Another of our graduates, Rosebella, has kept up her studies since leaving Seed of Hope. One of the first girls to graduate, Rosebella struggled to get her business off the ground but once she got started there was no stopping her. She decided that she wanted to do a Diploma in Fashion Design but no college would accept her as she hadn't completed her secondary education. Undetered, Rosebella used her business to fund herself through her secondary school exams. When I met her a few weeks ago, she was on her way to college to start her course in Fashion Design having passed her secondary school exams and enrolled to do the course of her dreams. Depsite all the studies, Rosebella has maintained her business and even grown it through loans from KIVA.
Thank you to everyone who has contributed to this project on Global Giving to give more young ladies the opportunity to be independent and successful like Winnie and Rosebella. With your support, lives are being changed.
In November, Seed of Hope reached the milestone of 1,000 girls graduating from the programme. We have already seen many of these girls go on to set up their own small businesses which have transformed their lives.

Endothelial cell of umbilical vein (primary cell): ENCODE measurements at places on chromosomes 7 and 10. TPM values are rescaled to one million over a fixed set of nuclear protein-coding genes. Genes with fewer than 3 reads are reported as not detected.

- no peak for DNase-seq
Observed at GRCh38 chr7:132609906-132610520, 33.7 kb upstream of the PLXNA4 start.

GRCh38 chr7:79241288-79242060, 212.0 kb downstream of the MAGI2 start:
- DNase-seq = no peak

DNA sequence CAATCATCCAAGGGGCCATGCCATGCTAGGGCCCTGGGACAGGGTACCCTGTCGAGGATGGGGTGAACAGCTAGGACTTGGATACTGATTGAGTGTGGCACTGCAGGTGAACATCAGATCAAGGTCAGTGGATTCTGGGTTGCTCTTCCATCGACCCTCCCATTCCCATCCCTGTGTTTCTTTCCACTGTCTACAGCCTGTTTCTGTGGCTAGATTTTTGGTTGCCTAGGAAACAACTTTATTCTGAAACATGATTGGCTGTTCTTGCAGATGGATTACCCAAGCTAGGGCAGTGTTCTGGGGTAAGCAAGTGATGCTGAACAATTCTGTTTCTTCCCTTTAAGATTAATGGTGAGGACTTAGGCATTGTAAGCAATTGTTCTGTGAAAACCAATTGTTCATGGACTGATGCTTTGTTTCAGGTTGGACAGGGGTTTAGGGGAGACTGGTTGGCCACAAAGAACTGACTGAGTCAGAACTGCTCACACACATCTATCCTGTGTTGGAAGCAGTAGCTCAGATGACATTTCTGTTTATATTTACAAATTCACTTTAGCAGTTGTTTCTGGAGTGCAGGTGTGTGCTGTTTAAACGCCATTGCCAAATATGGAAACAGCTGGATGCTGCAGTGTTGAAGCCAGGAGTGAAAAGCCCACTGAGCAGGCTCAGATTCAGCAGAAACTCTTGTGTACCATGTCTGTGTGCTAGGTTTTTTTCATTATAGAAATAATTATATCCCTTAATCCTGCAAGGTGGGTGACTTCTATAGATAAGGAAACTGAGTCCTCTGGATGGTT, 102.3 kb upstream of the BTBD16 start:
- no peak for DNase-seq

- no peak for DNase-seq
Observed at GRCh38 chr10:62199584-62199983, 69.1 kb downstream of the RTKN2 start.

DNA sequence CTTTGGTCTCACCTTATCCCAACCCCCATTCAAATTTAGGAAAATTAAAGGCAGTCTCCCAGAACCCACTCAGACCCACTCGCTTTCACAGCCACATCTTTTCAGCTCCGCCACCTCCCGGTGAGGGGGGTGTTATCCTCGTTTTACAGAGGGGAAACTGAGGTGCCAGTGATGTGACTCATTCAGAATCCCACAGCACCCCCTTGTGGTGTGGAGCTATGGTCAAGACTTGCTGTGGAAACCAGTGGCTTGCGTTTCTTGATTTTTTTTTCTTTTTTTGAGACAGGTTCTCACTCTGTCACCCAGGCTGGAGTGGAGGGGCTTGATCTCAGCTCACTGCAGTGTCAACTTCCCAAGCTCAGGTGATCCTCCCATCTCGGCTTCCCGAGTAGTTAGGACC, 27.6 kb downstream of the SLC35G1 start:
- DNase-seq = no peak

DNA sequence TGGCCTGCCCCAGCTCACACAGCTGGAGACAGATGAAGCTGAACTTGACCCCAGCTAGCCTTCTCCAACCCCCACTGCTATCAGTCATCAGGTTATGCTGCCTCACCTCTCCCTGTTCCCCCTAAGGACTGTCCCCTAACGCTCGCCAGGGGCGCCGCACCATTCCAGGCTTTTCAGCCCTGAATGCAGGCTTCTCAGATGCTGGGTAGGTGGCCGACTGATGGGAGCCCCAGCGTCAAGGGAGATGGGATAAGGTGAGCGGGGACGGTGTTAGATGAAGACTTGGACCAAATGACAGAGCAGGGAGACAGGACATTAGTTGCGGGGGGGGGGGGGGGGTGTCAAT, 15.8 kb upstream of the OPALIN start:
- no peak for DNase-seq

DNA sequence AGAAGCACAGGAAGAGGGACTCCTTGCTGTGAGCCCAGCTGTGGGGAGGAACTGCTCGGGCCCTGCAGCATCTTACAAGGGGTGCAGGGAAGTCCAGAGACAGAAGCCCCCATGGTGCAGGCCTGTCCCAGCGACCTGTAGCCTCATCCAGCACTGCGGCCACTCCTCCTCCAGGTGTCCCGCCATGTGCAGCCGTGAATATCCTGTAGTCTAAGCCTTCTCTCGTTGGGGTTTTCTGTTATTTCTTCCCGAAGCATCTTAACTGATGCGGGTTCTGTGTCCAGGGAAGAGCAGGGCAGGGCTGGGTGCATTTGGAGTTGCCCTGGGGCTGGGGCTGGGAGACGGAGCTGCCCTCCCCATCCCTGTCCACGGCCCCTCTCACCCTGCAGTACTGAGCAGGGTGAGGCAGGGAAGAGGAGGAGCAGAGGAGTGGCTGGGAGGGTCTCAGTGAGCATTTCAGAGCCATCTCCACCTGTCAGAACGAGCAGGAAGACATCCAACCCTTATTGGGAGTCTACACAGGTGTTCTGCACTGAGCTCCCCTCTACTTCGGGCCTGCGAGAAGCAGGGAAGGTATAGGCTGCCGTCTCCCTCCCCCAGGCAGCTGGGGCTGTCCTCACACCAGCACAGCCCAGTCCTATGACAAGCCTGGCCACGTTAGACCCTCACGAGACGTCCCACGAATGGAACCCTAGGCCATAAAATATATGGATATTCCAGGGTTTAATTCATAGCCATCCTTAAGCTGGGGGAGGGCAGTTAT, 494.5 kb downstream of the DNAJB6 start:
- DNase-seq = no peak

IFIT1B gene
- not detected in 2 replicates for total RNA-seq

The staff at our four Seed of Hope centres are now in the process of working with the new graduates and their families to get their businesses up and running. The aim is to lay good foundations for each business so that it can grow over time. The graduates have been choosing who they will go into partnership with and working on their business plans. They then have to find a shop which can be rented before we can organise a trading licence and sewing machine. Their families also have to decide who will contribute the tables, stools, scissors, mirror, iron and other essential items.
Since the start of the year, our centres in Kisii and Kitui have each seen five businesses established. Kariti Seed of Hope has one business up and running. Work is underway to grow these numbers in the coming weeks as the graduates find business premises and their families settle on their contributions.
Thanks to everyone who has supported our Roots programme through Global Giving. You have helped ensure that our girls can have Dignity, Hope and Opportunity as they move in to the next exciting chapter of their lives.
Project Reports on GlobalGiving are posted directly to globalgiving.org by Project Leaders as they are completed, generally every 3-4 months. To protect the integrity of these documents, GlobalGiving does not alter them; therefore you may find some language or formatting issues.
If you donate to this project or have donated to this project, you will get an e-mail when this project posts a report. You can also subscribe for reports via e-mail without donating or by subscribing to this project's RSS feed.
Combined with other sources of funding, this project raised enough money to fund the outlined activities and is no longer accepting donations.
Still want to help?
Support another project run by Vision Africa that needs your help, such as: